I begin this review with the above quote because this is an Austen centric blog, and, as such, all things must come back to that lady and her novels - even Greek tragedy. My regular readers might be wondering (very reasonably) where I can possibly find a connection between the great authoress and the only complete trilogy we have from the Golden Age of Athens (roughly 480 to 404 B.C.E.). Quite frankly, the main similarity lies in my own education and interests. I hold two bachelor of arts degrees: the first, not surprisingly, is in English, my focus having been 19th century literature, and the second in Classical Civilization, particularly Greek tragedy. I absolutely adore theater, in all its forms, so it is logical that I would find its origins of particular interest. One of the greatest days of my life was my 23rd birthday, when I finally stood beside the ruins of the Theater of Dionysus, located on the southern slope of the Acropolis, where these plays were originally performed. Studying in Athens was the culmination of a lifelong dream, and this was its highlight. So when The Classics Circuit announced an Ancient Greeks tour, I could not resist signing up to review The Oresteia, one of my most favorite texts in the world.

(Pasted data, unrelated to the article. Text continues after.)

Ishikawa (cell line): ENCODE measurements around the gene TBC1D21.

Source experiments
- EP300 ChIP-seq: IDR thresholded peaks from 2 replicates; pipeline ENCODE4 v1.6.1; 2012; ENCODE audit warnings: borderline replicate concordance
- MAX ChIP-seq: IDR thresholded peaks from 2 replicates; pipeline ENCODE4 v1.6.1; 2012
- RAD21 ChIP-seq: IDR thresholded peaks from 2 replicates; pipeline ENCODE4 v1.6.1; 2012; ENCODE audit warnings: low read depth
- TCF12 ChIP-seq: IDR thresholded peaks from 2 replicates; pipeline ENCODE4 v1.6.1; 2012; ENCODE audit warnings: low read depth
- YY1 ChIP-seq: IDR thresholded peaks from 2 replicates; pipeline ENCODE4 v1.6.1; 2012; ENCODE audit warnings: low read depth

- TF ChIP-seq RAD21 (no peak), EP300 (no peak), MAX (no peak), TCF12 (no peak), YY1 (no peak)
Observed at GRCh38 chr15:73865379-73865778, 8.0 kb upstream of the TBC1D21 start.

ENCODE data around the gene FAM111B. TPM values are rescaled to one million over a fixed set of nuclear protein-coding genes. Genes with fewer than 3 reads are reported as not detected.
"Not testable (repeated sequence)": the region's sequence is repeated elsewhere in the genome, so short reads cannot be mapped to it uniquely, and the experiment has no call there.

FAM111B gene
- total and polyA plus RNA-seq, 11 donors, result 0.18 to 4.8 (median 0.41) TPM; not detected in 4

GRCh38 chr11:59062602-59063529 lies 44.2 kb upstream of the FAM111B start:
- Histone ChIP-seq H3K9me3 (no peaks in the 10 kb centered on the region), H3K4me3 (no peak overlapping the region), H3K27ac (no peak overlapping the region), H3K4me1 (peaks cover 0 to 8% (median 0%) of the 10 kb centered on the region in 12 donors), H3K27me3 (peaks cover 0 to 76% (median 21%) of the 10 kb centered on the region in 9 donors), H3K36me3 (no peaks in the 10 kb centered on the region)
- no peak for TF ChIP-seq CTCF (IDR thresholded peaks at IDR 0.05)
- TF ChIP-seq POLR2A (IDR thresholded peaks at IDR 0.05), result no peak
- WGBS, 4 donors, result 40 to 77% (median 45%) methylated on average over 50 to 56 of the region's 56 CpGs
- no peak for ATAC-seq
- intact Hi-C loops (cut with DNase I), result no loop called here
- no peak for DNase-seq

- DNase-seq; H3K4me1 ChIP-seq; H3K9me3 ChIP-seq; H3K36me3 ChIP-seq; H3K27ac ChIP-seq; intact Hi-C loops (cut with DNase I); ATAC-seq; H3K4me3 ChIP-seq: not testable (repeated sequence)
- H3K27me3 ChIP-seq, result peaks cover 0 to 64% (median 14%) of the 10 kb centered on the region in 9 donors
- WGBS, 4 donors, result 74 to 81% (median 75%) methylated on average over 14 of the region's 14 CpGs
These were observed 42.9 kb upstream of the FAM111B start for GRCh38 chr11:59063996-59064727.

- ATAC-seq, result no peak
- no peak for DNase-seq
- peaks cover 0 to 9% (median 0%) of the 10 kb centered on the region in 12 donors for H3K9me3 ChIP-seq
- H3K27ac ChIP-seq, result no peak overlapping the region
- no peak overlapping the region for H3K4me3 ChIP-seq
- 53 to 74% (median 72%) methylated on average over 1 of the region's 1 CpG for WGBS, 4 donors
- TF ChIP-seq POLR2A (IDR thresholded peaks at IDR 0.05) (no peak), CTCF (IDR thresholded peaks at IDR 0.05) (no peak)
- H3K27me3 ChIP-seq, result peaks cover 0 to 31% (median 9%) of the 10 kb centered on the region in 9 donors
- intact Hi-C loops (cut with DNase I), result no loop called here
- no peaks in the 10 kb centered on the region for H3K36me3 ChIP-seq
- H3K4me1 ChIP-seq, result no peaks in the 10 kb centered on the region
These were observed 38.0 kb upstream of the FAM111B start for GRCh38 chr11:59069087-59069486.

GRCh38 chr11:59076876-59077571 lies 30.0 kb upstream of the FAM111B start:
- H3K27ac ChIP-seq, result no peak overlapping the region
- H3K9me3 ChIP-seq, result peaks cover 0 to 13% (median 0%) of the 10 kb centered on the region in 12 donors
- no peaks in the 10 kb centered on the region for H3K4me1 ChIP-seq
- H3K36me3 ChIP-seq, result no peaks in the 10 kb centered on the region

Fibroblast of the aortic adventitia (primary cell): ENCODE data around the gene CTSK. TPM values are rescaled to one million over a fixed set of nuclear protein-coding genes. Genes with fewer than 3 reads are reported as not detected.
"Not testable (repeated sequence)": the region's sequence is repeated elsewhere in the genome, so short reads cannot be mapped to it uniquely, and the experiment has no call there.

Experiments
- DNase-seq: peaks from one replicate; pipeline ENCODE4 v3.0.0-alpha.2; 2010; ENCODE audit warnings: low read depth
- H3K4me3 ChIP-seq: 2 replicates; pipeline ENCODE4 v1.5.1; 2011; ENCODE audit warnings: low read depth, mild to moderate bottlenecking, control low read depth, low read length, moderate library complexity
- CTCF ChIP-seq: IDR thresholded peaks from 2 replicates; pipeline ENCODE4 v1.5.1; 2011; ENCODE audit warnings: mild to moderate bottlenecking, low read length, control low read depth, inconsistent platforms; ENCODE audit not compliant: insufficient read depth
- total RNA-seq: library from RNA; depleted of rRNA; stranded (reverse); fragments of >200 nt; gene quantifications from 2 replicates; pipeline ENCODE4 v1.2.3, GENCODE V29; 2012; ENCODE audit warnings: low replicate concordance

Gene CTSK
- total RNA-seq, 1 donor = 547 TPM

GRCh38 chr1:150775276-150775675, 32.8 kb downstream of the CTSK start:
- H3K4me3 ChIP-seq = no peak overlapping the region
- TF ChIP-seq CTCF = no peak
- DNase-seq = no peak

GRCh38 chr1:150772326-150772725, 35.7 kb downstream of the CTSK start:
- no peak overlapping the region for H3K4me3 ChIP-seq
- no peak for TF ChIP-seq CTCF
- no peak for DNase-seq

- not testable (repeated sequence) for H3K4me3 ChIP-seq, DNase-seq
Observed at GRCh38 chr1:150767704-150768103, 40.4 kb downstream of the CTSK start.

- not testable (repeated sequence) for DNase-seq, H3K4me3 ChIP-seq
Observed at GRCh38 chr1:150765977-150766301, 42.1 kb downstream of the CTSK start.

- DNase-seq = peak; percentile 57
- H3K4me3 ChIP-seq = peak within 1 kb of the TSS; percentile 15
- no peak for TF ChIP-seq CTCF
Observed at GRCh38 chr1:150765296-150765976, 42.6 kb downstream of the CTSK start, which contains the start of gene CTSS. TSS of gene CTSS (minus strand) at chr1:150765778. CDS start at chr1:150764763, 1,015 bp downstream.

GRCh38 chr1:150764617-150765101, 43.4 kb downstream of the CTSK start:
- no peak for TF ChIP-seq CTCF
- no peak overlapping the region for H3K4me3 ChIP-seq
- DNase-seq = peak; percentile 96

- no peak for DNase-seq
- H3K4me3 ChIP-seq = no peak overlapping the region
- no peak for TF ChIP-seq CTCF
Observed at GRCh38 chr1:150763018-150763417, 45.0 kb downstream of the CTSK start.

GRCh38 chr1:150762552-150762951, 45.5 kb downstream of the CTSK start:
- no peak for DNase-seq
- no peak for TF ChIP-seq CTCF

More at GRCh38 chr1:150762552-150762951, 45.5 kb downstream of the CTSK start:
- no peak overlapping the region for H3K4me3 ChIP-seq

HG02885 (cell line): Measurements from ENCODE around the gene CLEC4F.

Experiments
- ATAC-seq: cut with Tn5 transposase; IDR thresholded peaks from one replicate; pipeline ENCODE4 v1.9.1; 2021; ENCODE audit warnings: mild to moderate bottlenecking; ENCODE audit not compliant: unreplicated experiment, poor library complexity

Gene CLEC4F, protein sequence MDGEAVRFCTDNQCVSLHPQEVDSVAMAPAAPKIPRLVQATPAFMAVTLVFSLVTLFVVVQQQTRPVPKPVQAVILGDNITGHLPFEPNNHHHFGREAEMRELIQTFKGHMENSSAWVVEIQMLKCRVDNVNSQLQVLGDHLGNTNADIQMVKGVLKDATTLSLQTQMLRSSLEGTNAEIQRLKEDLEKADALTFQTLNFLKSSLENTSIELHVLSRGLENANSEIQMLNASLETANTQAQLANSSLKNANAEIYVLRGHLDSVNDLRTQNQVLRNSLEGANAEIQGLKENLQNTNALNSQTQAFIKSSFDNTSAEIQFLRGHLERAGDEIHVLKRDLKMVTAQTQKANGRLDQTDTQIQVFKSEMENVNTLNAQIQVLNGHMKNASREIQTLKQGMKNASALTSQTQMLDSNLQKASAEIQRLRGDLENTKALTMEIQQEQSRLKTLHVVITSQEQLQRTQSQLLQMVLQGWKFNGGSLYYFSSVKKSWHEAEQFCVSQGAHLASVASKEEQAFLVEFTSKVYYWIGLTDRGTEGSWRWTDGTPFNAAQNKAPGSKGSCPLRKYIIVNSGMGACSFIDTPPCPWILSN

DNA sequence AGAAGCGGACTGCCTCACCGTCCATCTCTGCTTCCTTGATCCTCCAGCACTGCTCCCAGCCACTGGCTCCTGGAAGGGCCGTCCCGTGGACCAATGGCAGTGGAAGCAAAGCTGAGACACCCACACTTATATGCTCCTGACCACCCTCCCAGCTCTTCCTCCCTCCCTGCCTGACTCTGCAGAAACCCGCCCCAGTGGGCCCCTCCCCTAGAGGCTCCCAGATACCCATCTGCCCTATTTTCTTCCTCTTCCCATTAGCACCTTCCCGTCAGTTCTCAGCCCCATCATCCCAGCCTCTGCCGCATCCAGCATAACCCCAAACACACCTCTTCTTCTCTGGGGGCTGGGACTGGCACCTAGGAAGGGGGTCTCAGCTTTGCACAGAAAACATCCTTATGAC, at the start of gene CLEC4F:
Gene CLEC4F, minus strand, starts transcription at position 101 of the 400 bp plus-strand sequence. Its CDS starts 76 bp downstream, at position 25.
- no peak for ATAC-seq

|Orestes killing Clytemnestra
|Actors would all be masked and male
|The so-called Mask of Agamemnon
|The Trial of Orestes